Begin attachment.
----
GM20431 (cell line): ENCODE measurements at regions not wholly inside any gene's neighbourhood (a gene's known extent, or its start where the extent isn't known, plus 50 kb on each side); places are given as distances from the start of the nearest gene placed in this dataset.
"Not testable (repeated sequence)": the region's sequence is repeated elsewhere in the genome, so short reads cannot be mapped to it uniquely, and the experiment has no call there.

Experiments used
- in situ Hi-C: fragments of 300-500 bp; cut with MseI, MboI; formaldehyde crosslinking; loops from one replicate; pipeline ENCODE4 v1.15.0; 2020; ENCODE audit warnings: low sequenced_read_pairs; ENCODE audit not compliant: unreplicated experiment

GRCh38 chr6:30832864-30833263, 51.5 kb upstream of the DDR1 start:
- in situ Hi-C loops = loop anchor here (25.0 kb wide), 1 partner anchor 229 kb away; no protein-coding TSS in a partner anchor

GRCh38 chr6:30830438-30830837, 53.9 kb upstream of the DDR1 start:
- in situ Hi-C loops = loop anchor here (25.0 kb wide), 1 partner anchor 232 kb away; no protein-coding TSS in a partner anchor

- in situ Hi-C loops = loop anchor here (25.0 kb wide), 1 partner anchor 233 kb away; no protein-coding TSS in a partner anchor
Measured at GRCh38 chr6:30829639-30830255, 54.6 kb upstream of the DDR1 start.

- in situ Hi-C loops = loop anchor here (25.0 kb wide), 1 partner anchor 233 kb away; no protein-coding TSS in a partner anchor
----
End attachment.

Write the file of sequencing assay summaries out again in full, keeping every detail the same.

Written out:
GM20431 (cell line): ENCODE measurements at regions not wholly inside any gene's neighbourhood (a gene's known extent, or its start where the extent isn't known, plus 50 kb on each side); places are given as distances from the start of the nearest gene placed in this dataset.
"Not testable (repeated sequence)": the region's sequence is repeated elsewhere in the genome, so short reads cannot be mapped to it uniquely, and the experiment has no call there.

Experiments used
- in situ Hi-C: fragments of 300-500 bp; cut with MseI, MboI; formaldehyde crosslinking; loops from one replicate; pipeline ENCODE4 v1.15.0; 2020; ENCODE audit warnings: low sequenced_read_pairs; ENCODE audit not compliant: unreplicated experiment

GRCh38 chr6:30832864-30833263, 51.5 kb upstream of the DDR1 start:
- in situ Hi-C loops = loop anchor here (25.0 kb wide), 1 partner anchor 229 kb away; no protein-coding TSS in a partner anchor

GRCh38 chr6:30830438-30830837, 53.9 kb upstream of the DDR1 start:
- in situ Hi-C loops = loop anchor here (25.0 kb wide), 1 partner anchor 232 kb away; no protein-coding TSS in a partner anchor

- in situ Hi-C loops = loop anchor here (25.0 kb wide), 1 partner anchor 233 kb away; no protein-coding TSS in a partner anchor
Measured at GRCh38 chr6:30829639-30830255, 54.6 kb upstream of the DDR1 start.

- in situ Hi-C loops = loop anchor here (25.0 kb wide), 1 partner anchor 233 kb away; no protein-coding TSS in a partner anchor